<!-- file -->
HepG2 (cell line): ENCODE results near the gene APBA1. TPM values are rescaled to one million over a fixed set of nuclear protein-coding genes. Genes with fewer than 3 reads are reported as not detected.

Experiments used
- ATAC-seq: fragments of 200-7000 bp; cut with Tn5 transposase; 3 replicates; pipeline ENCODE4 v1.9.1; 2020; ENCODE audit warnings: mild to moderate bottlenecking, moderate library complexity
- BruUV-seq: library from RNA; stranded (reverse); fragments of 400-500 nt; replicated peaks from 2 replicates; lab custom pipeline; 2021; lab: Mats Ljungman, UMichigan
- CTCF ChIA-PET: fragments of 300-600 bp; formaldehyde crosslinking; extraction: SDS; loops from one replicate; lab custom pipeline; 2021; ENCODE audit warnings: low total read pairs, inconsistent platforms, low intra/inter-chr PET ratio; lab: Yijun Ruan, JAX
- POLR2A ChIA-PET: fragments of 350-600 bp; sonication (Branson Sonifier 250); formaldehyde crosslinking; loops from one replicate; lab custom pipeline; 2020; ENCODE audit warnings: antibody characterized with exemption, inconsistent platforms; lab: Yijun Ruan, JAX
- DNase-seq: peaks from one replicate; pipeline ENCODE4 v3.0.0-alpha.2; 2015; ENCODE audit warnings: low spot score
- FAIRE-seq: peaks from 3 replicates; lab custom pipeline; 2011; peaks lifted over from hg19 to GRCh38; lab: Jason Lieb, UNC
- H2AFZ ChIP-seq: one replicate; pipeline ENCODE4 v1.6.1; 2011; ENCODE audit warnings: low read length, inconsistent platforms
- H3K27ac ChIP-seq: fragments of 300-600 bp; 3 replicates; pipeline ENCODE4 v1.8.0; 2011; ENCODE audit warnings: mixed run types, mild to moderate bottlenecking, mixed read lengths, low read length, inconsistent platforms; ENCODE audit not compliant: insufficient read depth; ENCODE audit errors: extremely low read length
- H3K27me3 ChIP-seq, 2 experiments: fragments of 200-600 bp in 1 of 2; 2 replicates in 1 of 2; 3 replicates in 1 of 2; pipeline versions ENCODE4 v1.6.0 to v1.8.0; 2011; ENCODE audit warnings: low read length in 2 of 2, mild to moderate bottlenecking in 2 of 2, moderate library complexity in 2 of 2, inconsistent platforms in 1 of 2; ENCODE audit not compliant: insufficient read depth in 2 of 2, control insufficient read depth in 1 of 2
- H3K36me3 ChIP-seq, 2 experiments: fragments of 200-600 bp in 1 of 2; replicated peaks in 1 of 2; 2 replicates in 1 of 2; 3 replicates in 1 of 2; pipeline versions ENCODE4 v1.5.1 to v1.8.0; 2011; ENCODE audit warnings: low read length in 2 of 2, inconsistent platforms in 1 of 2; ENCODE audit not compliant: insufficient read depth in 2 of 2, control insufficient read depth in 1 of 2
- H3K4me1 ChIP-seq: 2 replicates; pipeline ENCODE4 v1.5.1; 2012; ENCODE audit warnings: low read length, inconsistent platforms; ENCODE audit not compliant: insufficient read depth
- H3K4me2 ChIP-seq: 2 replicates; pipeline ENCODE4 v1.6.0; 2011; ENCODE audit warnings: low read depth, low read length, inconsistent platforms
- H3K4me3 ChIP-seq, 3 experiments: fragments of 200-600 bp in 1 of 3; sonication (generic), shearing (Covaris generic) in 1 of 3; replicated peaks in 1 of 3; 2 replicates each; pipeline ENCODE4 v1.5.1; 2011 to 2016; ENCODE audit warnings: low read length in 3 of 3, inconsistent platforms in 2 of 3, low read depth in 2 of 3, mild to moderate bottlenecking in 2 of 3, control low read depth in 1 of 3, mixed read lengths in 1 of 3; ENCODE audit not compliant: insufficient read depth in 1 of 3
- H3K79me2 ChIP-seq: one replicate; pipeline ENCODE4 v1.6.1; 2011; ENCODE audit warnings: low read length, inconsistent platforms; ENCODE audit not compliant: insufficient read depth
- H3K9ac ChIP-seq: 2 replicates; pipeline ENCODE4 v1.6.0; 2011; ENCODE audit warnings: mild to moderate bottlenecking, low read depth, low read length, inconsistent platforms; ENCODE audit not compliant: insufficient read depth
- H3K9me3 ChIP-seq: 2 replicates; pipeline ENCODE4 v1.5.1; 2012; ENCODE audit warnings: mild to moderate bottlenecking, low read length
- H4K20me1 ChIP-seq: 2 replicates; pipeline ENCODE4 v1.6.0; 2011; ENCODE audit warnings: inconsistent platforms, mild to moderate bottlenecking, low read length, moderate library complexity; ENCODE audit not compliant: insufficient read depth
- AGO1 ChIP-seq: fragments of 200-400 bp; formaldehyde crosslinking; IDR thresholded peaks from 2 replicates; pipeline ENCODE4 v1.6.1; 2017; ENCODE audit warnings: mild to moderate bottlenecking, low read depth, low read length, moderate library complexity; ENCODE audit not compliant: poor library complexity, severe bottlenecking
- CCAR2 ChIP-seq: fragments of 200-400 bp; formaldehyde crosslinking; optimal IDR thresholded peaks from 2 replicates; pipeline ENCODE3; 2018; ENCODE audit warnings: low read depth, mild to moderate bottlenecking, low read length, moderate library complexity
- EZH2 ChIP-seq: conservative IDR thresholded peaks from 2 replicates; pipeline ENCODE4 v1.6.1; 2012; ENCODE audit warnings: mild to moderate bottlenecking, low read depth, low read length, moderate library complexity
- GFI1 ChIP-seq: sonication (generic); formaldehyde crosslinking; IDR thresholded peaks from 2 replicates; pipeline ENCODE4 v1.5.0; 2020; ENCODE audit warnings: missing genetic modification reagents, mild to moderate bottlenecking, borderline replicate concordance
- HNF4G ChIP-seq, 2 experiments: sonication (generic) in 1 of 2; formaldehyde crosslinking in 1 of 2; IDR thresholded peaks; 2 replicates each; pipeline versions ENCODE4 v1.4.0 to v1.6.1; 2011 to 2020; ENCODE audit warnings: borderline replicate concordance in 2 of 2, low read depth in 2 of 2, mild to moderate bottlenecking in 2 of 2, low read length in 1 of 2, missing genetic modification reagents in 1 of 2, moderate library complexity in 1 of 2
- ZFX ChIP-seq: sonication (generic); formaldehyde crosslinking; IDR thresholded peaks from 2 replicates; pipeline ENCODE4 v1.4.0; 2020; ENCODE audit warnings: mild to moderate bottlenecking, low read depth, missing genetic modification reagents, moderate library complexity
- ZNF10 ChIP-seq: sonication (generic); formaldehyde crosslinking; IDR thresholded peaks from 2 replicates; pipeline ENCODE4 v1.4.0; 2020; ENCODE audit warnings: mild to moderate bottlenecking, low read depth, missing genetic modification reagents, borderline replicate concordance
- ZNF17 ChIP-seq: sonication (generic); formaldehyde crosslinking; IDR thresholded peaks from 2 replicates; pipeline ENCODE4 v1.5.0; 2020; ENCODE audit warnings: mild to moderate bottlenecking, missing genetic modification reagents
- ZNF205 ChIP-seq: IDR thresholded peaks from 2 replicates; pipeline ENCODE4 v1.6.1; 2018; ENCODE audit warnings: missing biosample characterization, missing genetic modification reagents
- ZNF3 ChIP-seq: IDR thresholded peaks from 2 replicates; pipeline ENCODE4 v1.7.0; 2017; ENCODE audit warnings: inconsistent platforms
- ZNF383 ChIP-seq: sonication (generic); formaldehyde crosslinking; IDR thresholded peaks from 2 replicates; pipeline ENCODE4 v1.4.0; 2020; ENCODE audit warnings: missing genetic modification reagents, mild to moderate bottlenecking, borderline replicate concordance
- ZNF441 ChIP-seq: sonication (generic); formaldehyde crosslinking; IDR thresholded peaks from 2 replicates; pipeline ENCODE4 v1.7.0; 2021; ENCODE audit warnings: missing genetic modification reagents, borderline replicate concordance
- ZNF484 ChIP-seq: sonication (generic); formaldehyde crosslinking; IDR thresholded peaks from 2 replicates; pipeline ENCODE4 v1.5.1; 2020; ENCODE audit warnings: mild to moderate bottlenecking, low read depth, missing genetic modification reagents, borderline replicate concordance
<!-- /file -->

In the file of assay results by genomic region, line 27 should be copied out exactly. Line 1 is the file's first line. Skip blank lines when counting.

- ZNF17 ChIP-seq: sonication (generic); formaldehyde crosslinking; IDR thresholded peaks from 2 replicates; pipeline ENCODE4 v1.5.0; 2020; ENCODE audit warnings: mild to moderate bottlenecking, missing genetic modification reagents